Nostalgia is a powerful tool for selling re-releases of last-gen titles, one which has helped the PS1 and PS2 classics sections of the PlayStation Network become attractive destinations for older gamers in search of bargains. Who can resist downloading old favorites for $10 or less? I, for one, was ecstatic when PS1 classics came to the Vita, which goes to show how much milage some 10+ year old titles can have. Recently, Disgaea 2: Cursed Memories made its way to the PS2 classics section, but my brief sojourn in the land of classic tactical RPGs has, surprisingly, served only to strengthen my impatience for upcoming current-gen releases.
It all comes down to an issue of timing. This year’s first quarter lineup simply has too much to look forward to, what with Tomb Raider, BioShock Infinite, Metal Gear Rising: Revengeance, and a number of other juicy titles gracing the early 2013 lineup list. Getting excited for the release of a lengthy classic in its original form is just too difficult in this atmosphere of intense anticipation, even if the game in question is actually good. Imagine if Gone With The Wind had come back to theaters last summer in the midst of The Amazing Spider-Man, The Dark Knight Rises, and The Avengers, with little to no marketing to support it.
Imperfect simile aside, releasing niche PS2 titles in current circumstances could doom them to even further obscurity. A vast proportion of the gaming population is gearing up for several major action titles just over the horizon. Tactics games like Disgaea 2 just don’t have the pacing to keep up with the mindset many of us are in. How many athletes do you think get ready for a big game by playing chess? For most players, Disgaea 2 is simply under the radar, and the major titles launching in the not-too-distant future are doing a good job of keeping it off.
There are, of course, always exceptions; die-hard tactics fans will almost certainly have kept a keen eye out for re-releases of classics like Disgaea 2, especially those who found their tactical RPG fires kindled from Fire Emblem: Awakening. Even in this case, however, Disgaea 2‘s age may serve Fire Emblem: Awakening better than it serves itself.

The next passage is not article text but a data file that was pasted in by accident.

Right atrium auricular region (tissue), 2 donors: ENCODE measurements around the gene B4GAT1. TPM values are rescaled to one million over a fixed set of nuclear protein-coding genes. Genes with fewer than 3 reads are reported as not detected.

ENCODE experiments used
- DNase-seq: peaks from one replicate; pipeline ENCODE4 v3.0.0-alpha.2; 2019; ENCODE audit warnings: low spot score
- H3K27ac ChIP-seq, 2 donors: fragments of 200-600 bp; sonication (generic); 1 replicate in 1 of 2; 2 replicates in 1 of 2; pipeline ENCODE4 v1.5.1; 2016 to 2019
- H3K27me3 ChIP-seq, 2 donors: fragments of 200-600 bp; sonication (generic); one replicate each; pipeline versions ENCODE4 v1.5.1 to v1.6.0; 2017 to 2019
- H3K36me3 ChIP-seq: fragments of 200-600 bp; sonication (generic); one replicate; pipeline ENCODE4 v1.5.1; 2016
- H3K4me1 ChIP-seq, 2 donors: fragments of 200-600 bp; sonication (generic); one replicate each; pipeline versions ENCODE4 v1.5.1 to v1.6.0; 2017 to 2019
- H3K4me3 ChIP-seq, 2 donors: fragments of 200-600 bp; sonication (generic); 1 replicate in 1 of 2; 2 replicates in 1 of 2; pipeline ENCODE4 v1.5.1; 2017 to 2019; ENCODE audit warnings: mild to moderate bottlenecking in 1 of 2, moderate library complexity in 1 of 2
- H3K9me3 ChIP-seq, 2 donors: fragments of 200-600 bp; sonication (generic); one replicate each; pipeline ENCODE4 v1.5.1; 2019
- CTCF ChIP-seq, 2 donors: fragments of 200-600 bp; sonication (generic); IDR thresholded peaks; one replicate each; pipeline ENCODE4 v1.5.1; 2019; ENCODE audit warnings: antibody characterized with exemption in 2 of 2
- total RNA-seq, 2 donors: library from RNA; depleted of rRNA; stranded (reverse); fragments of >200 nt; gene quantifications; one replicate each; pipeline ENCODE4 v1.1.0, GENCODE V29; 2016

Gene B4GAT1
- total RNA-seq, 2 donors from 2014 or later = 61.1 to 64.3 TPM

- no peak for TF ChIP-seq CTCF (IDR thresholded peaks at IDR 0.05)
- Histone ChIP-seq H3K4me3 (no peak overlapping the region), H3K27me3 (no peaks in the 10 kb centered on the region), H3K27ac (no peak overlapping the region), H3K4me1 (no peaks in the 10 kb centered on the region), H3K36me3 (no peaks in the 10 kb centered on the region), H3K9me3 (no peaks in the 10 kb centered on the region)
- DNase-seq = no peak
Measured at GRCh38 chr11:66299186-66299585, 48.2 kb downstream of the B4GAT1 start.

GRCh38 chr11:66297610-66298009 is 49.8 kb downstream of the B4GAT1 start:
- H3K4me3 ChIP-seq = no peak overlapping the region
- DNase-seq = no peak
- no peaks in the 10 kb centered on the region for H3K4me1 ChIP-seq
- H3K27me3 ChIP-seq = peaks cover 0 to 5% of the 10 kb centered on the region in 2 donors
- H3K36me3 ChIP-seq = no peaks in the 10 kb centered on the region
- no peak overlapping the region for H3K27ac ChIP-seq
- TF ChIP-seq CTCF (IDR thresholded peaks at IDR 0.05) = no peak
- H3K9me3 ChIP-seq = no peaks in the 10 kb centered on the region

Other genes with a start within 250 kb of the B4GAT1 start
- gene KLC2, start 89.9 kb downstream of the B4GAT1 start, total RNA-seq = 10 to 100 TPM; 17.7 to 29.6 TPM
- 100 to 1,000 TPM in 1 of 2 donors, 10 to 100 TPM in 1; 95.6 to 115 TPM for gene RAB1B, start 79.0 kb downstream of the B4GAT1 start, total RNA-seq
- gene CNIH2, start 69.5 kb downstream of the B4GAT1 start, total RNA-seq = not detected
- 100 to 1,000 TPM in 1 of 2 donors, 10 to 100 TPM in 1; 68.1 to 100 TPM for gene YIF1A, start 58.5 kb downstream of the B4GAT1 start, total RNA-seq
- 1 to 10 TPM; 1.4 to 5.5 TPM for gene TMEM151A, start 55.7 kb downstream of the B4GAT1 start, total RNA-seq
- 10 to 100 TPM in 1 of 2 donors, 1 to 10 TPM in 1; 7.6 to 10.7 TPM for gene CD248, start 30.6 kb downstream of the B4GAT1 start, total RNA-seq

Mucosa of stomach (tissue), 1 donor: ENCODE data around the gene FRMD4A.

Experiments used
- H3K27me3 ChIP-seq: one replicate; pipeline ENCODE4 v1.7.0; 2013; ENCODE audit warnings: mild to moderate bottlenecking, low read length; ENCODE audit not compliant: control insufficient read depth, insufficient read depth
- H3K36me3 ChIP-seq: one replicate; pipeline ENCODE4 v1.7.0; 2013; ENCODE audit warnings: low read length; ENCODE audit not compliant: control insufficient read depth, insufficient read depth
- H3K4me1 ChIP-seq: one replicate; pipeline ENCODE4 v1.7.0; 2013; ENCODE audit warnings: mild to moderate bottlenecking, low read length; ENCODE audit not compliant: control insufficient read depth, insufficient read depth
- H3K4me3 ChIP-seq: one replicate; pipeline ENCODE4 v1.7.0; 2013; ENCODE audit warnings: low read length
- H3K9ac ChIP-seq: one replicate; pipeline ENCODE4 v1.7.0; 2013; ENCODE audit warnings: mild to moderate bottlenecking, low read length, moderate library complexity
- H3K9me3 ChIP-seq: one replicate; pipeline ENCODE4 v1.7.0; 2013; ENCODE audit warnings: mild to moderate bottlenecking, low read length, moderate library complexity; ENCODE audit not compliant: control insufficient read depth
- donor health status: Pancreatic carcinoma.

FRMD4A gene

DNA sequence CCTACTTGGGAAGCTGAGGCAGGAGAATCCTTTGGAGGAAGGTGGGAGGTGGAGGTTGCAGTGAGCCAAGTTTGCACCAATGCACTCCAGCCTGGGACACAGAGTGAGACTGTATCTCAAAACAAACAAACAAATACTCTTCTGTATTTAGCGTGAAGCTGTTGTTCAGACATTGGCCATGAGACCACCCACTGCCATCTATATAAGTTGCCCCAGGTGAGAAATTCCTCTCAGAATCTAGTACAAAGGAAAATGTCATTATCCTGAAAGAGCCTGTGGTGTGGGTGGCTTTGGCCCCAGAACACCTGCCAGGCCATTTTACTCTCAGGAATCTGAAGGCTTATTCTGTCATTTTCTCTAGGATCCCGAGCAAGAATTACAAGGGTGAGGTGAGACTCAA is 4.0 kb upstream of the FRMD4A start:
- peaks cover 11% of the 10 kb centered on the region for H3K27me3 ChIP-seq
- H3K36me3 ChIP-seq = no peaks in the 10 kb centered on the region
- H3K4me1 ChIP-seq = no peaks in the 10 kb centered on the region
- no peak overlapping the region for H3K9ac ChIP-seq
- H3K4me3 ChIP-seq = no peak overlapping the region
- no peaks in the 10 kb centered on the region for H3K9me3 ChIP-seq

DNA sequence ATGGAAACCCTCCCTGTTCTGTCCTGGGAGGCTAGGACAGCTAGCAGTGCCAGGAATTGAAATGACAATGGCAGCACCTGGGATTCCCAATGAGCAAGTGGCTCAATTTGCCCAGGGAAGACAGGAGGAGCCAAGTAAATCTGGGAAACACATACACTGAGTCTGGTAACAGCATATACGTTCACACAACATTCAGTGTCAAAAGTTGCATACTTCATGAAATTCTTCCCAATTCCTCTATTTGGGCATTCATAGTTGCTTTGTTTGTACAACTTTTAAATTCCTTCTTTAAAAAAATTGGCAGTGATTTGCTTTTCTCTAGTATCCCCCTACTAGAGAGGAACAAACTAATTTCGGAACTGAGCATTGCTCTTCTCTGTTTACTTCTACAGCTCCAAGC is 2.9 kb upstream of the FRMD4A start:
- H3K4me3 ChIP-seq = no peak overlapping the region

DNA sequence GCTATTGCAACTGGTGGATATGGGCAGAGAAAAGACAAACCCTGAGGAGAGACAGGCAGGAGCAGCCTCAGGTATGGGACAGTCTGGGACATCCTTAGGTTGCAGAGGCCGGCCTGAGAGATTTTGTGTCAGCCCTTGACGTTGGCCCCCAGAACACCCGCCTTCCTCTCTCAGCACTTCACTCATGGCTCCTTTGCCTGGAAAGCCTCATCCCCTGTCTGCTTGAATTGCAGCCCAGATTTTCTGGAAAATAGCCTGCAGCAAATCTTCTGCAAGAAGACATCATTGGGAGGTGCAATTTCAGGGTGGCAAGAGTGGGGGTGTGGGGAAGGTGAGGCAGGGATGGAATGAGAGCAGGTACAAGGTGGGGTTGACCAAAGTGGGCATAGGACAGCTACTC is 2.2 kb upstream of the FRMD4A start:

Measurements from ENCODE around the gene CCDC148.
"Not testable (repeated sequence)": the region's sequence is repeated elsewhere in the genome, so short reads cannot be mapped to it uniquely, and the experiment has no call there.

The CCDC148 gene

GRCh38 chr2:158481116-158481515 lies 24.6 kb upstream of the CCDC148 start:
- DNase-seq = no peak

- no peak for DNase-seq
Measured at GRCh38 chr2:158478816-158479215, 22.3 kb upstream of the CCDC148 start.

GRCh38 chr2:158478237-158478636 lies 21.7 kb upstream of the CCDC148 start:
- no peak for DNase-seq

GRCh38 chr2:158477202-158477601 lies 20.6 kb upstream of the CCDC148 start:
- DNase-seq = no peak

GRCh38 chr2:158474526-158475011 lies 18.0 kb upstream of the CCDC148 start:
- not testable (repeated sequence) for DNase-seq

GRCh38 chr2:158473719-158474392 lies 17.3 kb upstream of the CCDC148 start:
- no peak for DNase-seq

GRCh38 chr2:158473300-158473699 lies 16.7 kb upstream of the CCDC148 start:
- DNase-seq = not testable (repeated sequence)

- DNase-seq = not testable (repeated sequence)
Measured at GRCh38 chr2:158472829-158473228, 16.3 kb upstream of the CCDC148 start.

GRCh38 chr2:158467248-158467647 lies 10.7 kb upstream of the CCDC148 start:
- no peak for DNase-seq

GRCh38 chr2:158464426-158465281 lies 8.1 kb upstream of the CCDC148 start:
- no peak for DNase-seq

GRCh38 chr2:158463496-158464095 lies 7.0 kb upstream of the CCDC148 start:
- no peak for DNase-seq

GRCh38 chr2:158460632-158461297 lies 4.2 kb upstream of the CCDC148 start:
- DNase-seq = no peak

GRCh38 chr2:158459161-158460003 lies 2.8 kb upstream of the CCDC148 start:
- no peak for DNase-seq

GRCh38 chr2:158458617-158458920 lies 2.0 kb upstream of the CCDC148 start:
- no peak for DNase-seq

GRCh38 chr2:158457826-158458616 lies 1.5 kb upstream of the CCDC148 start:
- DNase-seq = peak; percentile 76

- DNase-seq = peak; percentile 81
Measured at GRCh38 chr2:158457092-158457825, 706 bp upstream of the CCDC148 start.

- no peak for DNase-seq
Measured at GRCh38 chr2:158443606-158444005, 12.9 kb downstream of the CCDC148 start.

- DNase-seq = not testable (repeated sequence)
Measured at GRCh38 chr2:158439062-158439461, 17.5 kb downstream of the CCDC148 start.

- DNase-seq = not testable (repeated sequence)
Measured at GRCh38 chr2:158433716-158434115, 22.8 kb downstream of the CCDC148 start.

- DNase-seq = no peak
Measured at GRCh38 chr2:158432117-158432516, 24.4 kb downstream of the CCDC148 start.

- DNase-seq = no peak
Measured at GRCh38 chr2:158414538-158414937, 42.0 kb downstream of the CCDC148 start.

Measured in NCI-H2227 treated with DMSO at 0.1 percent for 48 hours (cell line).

When it comes right down to it, Disgaea 2 has aged, and this fact can easily turn nostalgia into disenfranchisement. As games evolve, they can easily spoil us to their predecessors. A mechanic that once felt fresh and exciting feels rehashed and stale, even though it may well have been the game that pioneered it! Suddenly, the newer game looks that much better, and the re-release you just got has left a bad taste in your mouth. In order to demonstrate what I mean, here’s a bit of show and tell:
The above video features a little bit of everything that once excited me about the PS2-era Disgaea series. First, voice acting! When sprite-animated games began to feature voice acting, I was thrilled. The acting in Disgaea 2, however, mirrors the shoddy quality of the Pokémon animated series. Next, while the sprites are well-rendered and the art style still holds up as good today, there’s no life in this exposition. Completely motionless sprites conduct an entire scene without really moving! By today’s standards, you’d think your graphics had locked up!
Combat in Disgaea 2 feels similarly stale these days. Characters remain flat and exhibit expression only when executing attacks, which are pleasantly flashy, but get tiresome when you’ve watched them several times. Now remember combat revolves around executing these moves over and over again for possibly hundreds of hours. At the very least, Disgaea‘s penchant for silly narrative remains enjoyable. In other words, it’s not the story that’s aged, it’s the medium.
These problems aren’t Disgaea 2‘s alone to bear, and, though some titles age better than others, any classic may face them. Don’t get me wrong, I’m a die-hard fan of the classics, but as time goes on my collection of PS1 and PS2 RPGs gathers more and more dust. Instead, I spend hundreds of hours playing The Witcher series, Skyrim and Dragon’s Dogma, all titles that feature more visceral fantasy combat.
Maybe my tastes have simply changed, but with today’s RPGs blending the fantastic and the realistic, the glory days of sprites and speech boxes are more appealing when they remain fond memories. They say you can’t ever go home again, and replaying Disgaea 2 brought new meaning to that phrase for me.
Ultimately, classics on console networks are never going to outsell new releases, and putting them out virtually unannounced during a major new release season isn’t doing them any favors. Nostalgia is a great selling point, but it’s not enough on its own. Plenty of us want to relive our personal gold and silver ages of gaming, but we can’t do that if we never know what vintages are in stock. It helps to bring in the golden oldies at a time when flashy new releases don’t hold our rapt attention, but with game release schedules becoming increasingly more crowded, will that time ever come? Maybe the classics would be served better by being enhanced, rather than simply re-released for a quick buck.